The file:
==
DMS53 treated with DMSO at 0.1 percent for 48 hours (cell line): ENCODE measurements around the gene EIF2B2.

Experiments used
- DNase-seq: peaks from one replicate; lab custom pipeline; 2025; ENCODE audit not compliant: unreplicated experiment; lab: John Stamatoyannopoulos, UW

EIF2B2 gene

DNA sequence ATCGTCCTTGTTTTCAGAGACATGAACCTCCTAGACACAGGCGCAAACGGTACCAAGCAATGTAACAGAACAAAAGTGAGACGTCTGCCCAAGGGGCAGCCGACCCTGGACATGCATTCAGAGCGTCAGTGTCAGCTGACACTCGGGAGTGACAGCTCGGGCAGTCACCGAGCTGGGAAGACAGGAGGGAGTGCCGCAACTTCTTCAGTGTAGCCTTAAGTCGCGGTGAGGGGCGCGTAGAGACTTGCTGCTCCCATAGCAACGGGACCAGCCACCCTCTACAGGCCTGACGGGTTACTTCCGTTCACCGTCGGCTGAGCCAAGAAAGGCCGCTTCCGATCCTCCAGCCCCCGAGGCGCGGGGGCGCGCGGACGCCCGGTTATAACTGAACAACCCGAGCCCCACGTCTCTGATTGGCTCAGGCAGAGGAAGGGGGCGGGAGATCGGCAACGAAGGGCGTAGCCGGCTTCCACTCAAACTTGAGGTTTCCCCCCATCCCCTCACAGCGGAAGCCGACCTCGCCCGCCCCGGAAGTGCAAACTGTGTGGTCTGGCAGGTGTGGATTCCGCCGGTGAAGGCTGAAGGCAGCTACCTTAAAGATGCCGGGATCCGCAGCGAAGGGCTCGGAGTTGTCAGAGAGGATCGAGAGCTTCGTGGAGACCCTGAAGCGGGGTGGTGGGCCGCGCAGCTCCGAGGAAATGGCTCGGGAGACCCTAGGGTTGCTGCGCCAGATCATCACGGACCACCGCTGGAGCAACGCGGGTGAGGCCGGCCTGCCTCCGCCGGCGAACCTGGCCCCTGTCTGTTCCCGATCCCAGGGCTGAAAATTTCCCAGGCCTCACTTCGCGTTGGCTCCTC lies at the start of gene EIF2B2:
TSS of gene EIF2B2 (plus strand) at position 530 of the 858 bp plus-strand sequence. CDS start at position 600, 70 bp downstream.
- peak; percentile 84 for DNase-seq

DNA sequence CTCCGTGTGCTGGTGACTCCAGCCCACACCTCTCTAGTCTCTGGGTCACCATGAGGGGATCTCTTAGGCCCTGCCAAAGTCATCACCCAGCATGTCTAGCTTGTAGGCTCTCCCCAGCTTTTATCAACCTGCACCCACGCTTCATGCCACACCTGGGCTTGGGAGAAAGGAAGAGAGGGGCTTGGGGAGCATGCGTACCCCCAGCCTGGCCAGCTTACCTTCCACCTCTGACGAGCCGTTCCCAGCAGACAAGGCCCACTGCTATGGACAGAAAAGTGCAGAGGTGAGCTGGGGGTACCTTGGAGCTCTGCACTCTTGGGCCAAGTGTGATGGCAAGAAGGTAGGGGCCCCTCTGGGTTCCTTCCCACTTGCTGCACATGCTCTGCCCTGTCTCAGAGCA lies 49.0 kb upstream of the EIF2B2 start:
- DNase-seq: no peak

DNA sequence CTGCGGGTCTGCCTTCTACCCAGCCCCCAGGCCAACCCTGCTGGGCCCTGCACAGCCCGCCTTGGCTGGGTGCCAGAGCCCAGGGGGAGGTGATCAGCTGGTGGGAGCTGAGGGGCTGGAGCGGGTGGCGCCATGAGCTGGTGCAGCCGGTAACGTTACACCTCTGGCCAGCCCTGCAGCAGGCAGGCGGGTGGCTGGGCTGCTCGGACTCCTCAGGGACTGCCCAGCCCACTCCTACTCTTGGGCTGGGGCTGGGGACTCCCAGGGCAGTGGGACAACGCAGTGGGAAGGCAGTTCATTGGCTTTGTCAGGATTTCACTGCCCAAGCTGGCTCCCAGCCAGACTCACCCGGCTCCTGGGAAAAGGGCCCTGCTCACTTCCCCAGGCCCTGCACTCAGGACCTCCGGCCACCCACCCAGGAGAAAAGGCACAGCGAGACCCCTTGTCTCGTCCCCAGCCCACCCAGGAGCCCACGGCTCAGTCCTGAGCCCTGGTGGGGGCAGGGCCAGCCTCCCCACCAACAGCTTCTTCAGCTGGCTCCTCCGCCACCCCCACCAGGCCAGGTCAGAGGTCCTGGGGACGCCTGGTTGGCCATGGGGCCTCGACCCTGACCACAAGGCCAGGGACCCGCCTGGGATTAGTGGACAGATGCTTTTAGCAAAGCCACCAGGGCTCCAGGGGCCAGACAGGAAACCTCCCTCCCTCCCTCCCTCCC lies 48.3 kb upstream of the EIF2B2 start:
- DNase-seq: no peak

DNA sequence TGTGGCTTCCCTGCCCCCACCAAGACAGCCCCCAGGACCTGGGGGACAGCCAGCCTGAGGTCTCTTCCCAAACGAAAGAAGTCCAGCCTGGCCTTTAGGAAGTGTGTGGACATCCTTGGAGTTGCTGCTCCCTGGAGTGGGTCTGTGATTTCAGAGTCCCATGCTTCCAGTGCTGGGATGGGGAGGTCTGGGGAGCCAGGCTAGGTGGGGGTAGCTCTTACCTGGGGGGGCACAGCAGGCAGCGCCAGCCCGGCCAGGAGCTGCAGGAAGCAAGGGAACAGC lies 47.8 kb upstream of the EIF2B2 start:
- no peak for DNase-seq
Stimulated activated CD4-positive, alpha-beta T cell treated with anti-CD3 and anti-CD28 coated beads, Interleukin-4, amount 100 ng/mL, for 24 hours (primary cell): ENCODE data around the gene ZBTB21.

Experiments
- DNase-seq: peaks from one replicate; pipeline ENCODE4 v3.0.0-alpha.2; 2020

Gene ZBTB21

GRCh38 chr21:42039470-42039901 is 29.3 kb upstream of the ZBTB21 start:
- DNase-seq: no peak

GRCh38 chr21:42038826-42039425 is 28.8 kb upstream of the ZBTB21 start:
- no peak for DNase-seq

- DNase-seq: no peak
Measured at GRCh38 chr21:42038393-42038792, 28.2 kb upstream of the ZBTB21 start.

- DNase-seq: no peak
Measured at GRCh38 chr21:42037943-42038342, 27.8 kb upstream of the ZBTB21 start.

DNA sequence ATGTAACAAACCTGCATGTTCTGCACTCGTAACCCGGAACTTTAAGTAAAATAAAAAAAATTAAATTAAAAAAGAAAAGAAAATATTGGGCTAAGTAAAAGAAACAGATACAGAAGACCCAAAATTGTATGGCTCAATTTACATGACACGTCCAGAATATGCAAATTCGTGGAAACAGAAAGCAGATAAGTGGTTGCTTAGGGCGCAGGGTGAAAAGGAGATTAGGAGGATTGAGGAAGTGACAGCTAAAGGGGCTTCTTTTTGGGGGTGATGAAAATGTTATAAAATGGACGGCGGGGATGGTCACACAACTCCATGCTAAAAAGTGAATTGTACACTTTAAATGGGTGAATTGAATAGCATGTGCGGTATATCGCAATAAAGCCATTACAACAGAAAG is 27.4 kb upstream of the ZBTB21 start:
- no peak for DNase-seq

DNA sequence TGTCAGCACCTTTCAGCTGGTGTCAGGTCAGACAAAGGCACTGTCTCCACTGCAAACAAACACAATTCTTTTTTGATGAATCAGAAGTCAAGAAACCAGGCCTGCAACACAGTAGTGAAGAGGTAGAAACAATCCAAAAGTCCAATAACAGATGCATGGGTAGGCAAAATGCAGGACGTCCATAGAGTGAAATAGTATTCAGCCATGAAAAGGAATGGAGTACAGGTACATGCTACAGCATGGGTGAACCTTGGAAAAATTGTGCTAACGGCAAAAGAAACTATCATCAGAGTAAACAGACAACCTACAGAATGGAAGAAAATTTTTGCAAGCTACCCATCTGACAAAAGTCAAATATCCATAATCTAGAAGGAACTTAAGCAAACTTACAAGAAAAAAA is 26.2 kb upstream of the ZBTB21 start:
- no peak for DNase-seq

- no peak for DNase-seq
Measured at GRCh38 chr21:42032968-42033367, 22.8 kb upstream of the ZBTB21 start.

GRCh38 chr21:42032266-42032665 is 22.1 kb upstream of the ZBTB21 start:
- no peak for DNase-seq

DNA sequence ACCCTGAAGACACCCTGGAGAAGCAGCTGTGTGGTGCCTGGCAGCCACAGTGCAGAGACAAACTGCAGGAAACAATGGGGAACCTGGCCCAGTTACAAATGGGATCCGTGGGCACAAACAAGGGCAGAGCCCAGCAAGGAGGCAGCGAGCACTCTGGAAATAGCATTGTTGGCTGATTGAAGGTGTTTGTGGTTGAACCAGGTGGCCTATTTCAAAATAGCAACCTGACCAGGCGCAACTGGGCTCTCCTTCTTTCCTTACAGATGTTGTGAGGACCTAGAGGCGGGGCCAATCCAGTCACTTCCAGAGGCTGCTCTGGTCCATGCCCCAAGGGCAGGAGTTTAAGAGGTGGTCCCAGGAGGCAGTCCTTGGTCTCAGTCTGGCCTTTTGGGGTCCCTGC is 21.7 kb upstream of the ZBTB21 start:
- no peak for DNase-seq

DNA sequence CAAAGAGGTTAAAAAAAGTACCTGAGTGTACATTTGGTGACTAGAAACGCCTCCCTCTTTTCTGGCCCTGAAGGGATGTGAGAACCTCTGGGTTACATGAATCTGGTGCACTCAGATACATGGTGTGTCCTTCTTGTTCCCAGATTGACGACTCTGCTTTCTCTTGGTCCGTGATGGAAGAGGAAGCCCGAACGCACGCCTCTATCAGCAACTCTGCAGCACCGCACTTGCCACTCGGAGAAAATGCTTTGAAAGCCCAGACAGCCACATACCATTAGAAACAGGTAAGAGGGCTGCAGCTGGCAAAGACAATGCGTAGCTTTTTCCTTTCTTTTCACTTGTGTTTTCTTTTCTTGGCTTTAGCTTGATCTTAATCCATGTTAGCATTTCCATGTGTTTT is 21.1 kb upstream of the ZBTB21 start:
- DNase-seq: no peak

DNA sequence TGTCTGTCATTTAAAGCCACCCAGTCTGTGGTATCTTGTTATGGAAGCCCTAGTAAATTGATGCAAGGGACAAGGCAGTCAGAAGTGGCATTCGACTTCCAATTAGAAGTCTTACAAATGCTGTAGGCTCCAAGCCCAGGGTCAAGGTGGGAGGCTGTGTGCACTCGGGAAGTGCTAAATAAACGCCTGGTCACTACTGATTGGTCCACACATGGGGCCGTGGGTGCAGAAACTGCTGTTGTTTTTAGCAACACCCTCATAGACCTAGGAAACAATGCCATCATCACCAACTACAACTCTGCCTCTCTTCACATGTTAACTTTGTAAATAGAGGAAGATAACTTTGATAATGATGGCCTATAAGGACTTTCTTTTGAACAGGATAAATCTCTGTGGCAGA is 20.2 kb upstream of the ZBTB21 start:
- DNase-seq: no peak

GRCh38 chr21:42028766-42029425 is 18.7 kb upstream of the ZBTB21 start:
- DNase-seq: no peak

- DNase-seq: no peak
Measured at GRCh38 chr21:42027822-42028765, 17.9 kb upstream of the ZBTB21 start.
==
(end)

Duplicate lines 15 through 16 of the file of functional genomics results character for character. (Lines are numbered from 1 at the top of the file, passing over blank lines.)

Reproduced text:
Experiments
- DNase-seq: peaks from one replicate; pipeline ENCODE4 v3.0.0-alpha.2; 2020